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84 INERTIA FORCES
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Inertia forces in most cam-follower systems are the most important of all the forces analyzed, especially at high speeds Inertia forces are caused by the necessity of moving the follower masses linearly or rotationally The inertia force on a linearly moving follower is Fa = where A = acceleration, in/sec2 w = equivalent follower weight, lb The inertia force, passing through the center of gravity of the body, has a direction opposite to that of the acceleration By D Alembert s principle, we may make a free-body diagram of all forces and analyze the dynamic condition as a static problem, Fig 81a For rotating bodies, the analysis is similar If the body has an unbalanced torque, it will have an angular acceleration which will be resisted by a torque reaction The direction of this torque will be opposite to the direction of acceleration (Fig 81b) The torque is: w A lb g (81)
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Acceleration, a Applied torque Ta = Ia, Inertia torque
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w Fa = g A = Inertia force (a) Translating body (b) Rotating body
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FIGURE 81
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Ta = Ia, lb-in where I is the moment of inertia of the body about the center of rotation, and I = m k 2 lb-in-sec2 k = radius of gyration, in a = angular acceleration, radians/sec2
(82)
85 VIBRATORY FORCES
Vibrations are generally caused by forces whose magnitudes, directions, and/or point of application vary with time These forces produce variations in elastic deformations These vibrations in turn produce stresses and forces that are superimposed on the inertia and other forces in the follower systems The magnitudes of the vibratory stresses and forces are in uenced by the acceleration characteristics, as well as the rigidity and the damping of the follower mechanism This topic is separately treated in Chaps 12 and 13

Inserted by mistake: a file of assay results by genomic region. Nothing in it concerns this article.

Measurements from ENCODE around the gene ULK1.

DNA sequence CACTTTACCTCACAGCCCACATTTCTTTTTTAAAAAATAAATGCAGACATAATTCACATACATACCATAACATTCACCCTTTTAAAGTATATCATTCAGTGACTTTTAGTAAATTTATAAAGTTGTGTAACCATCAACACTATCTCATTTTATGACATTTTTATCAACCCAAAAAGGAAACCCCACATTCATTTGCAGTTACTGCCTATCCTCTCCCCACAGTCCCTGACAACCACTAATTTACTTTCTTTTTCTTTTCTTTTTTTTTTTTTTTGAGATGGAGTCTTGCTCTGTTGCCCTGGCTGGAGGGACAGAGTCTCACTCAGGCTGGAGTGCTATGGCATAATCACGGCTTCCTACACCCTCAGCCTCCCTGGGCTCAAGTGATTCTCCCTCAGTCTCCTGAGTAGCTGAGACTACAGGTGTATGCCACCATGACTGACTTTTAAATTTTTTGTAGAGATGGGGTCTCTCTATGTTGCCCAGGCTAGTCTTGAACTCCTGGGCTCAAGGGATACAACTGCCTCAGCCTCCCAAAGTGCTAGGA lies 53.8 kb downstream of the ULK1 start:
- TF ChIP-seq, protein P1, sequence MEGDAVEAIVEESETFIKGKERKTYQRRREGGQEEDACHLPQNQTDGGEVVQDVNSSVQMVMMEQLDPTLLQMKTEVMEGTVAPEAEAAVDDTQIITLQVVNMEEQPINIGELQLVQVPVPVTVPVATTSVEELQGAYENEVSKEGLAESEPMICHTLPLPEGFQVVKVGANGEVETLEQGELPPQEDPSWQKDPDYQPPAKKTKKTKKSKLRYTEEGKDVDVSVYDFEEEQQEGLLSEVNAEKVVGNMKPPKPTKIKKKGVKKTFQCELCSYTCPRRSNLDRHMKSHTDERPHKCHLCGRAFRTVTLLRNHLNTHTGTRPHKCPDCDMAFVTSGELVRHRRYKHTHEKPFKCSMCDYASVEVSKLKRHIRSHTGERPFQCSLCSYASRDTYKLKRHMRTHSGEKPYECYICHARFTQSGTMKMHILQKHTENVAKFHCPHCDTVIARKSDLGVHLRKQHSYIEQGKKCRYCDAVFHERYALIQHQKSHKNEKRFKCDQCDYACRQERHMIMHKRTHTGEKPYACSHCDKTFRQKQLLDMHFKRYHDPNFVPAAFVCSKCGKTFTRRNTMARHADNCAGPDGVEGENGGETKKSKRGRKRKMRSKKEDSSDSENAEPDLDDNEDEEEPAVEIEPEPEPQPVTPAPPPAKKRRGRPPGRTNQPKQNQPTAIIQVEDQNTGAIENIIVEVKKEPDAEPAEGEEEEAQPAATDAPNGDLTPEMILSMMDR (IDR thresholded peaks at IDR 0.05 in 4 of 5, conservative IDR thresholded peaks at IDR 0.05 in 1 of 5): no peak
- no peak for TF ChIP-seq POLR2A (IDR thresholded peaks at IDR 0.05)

86 FRICTIONAL FORCES
Friction opposes the relative movement of contacting bodies in all machinery It is a surface phenomenon In cam-follower systems, we have both sliding and rolling friction to consider The accurate way to include frictional resistance in a design is to measure it on the actual machine or prototype Handbooks list these resistances for some combinations of materials, but the conditions under which the values are obtained seldom t the speci c conditions This is especially true in cam and follower action Also, differences in friction may be obtained under apparently similar conditions Here are the three broad categories of frictional action in cam-follower mechanisms: Pure sliding that occurs between the cam and at-faced and spherical-faced followers Rolling and some sliding in rolling-element followers and cams Linear ball-bearing guiding mechanisms that support translating followers
CAM MECHANISM FORCES
The friction force between two bodies is de ned as the force at their surface that resists their relative movement The coef cient of friction m= F Fn (83)
where F = the friction force, lb Fn = normal reaction of one body on another, lb To initiate the relative motion, the static coef cient of friction is ms = Fs Fn
where Fs is the friction force between bodies not sliding on each other To maintain the motion the kinetic coef cient of friction is mk = Fk Fn
where Fk is the friction force between bodies sliding on each other 861 Flat-Faced and Spherical-Faced Followers These kinds of followers are selected from materials compatible with the cam surface materials The following factors affect the coef cient of friction between the cam and follower surfaces: (a) cleanliness of the surfaces; (b) wear of the parts; and (c) surrounding environmental contaminants such as particles of ink, paper, dust, and textiles which may result in lubrication starvation, (d) kind of lubrication system, (e) cavitation of lubricant, (f ) elastohydrodynamic lubricant lm on surfaces, and (g) windage due to moving parts Also, multiple startups and shutdowns cause metal-to-metal contact, resulting in wear debris and affecting friction Sliding followers have a coef cient of friction mk = 012 to 020 The starting coef cient of friction ms is about 40 percent more than the kinetic mk 862 Rolling Element Cam Followers Rolling-element cam followers are made up of either ball, roller, or needle bearings encased in a steel ring and supported by a steel stem (See Fig 82) They are most popular because of their small size and low friction In addition to the factors affecting the previ-
FIGURE 82 Commercial roller follower (needle bearing) (Courtesy of McGill Manufacturing Co, South Bend, Indiana)
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